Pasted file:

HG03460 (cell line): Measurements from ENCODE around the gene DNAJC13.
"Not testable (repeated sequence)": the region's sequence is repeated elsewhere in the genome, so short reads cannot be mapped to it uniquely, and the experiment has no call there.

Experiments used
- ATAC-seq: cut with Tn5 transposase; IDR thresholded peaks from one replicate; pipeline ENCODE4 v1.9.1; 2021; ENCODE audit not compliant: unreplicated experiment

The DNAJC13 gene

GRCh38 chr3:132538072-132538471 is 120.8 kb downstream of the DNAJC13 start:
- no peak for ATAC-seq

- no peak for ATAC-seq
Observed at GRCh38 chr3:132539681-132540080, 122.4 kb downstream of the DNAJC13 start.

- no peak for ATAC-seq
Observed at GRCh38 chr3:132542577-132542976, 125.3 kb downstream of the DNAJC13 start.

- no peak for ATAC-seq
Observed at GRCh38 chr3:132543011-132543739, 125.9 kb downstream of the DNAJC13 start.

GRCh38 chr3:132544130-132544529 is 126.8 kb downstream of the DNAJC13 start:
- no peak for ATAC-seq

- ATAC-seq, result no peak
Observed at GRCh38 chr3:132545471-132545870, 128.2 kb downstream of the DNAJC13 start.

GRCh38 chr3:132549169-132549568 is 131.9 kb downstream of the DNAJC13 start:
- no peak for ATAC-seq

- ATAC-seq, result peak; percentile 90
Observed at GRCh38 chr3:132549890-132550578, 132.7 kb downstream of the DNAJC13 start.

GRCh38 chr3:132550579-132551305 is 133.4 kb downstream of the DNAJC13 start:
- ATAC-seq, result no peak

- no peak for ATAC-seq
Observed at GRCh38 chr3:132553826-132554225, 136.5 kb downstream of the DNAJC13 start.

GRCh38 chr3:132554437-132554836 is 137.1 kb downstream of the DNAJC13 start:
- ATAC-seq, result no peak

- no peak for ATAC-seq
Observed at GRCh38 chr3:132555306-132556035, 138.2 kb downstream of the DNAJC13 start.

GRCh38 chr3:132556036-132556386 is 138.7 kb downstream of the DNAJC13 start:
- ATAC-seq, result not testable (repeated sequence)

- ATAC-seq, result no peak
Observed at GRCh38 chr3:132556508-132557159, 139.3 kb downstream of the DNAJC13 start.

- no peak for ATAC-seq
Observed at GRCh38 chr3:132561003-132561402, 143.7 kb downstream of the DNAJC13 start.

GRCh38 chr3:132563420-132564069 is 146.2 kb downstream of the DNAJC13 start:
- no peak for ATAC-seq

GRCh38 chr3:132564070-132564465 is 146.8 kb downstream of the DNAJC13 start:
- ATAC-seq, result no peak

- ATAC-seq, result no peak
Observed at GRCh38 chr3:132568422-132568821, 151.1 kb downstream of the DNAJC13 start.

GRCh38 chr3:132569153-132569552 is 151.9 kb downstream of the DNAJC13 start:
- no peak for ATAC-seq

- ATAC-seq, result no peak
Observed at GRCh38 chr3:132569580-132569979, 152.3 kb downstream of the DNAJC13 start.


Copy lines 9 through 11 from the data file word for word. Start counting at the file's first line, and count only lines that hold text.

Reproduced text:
Observed at GRCh38 chr3:132539681-132540080, 122.4 kb downstream of the DNAJC13 start.

- no peak for ATAC-seq
Observed at GRCh38 chr3:132542577-132542976, 125.3 kb downstream of the DNAJC13 start.